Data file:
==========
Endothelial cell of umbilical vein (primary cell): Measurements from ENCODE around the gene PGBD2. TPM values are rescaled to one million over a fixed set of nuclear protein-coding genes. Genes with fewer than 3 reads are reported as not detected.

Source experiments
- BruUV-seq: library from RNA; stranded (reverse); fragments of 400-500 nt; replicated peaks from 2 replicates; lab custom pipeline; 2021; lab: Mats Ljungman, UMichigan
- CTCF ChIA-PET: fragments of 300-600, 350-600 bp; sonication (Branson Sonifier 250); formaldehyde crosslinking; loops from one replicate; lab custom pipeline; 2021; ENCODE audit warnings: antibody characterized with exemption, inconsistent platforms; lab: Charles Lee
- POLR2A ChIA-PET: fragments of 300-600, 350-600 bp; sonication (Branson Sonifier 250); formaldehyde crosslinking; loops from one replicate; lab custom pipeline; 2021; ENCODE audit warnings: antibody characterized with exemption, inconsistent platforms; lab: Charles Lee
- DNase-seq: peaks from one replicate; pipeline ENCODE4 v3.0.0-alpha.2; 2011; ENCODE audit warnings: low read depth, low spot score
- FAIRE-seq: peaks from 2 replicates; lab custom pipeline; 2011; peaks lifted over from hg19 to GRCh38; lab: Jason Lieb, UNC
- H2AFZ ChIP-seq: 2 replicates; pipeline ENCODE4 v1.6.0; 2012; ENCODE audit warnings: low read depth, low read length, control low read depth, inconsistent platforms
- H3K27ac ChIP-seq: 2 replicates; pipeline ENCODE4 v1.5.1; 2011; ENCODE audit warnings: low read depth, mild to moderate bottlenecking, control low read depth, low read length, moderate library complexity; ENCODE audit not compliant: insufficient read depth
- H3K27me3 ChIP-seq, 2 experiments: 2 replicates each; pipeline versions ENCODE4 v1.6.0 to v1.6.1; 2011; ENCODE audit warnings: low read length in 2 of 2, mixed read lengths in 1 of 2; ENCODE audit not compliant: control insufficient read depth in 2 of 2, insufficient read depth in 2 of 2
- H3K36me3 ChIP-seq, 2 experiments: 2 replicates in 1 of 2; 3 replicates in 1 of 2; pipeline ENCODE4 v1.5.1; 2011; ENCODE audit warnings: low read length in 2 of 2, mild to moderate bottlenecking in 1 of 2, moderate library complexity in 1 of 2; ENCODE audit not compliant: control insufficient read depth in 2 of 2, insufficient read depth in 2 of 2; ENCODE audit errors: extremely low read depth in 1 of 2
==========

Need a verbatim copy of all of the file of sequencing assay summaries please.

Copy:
Endothelial cell of umbilical vein (primary cell): Measurements from ENCODE around the gene PGBD2. TPM values are rescaled to one million over a fixed set of nuclear protein-coding genes. Genes with fewer than 3 reads are reported as not detected.

Source experiments
- BruUV-seq: library from RNA; stranded (reverse); fragments of 400-500 nt; replicated peaks from 2 replicates; lab custom pipeline; 2021; lab: Mats Ljungman, UMichigan
- CTCF ChIA-PET: fragments of 300-600, 350-600 bp; sonication (Branson Sonifier 250); formaldehyde crosslinking; loops from one replicate; lab custom pipeline; 2021; ENCODE audit warnings: antibody characterized with exemption, inconsistent platforms; lab: Charles Lee
- POLR2A ChIA-PET: fragments of 300-600, 350-600 bp; sonication (Branson Sonifier 250); formaldehyde crosslinking; loops from one replicate; lab custom pipeline; 2021; ENCODE audit warnings: antibody characterized with exemption, inconsistent platforms; lab: Charles Lee
- DNase-seq: peaks from one replicate; pipeline ENCODE4 v3.0.0-alpha.2; 2011; ENCODE audit warnings: low read depth, low spot score
- FAIRE-seq: peaks from 2 replicates; lab custom pipeline; 2011; peaks lifted over from hg19 to GRCh38; lab: Jason Lieb, UNC
- H2AFZ ChIP-seq: 2 replicates; pipeline ENCODE4 v1.6.0; 2012; ENCODE audit warnings: low read depth, low read length, control low read depth, inconsistent platforms
- H3K27ac ChIP-seq: 2 replicates; pipeline ENCODE4 v1.5.1; 2011; ENCODE audit warnings: low read depth, mild to moderate bottlenecking, control low read depth, low read length, moderate library complexity; ENCODE audit not compliant: insufficient read depth
- H3K27me3 ChIP-seq, 2 experiments: 2 replicates each; pipeline versions ENCODE4 v1.6.0 to v1.6.1; 2011; ENCODE audit warnings: low read length in 2 of 2, mixed read lengths in 1 of 2; ENCODE audit not compliant: control insufficient read depth in 2 of 2, insufficient read depth in 2 of 2
- H3K36me3 ChIP-seq, 2 experiments: 2 replicates in 1 of 2; 3 replicates in 1 of 2; pipeline ENCODE4 v1.5.1; 2011; ENCODE audit warnings: low read length in 2 of 2, mild to moderate bottlenecking in 1 of 2, moderate library complexity in 1 of 2; ENCODE audit not compliant: control insufficient read depth in 2 of 2, insufficient read depth in 2 of 2; ENCODE audit errors: extremely low read depth in 1 of 2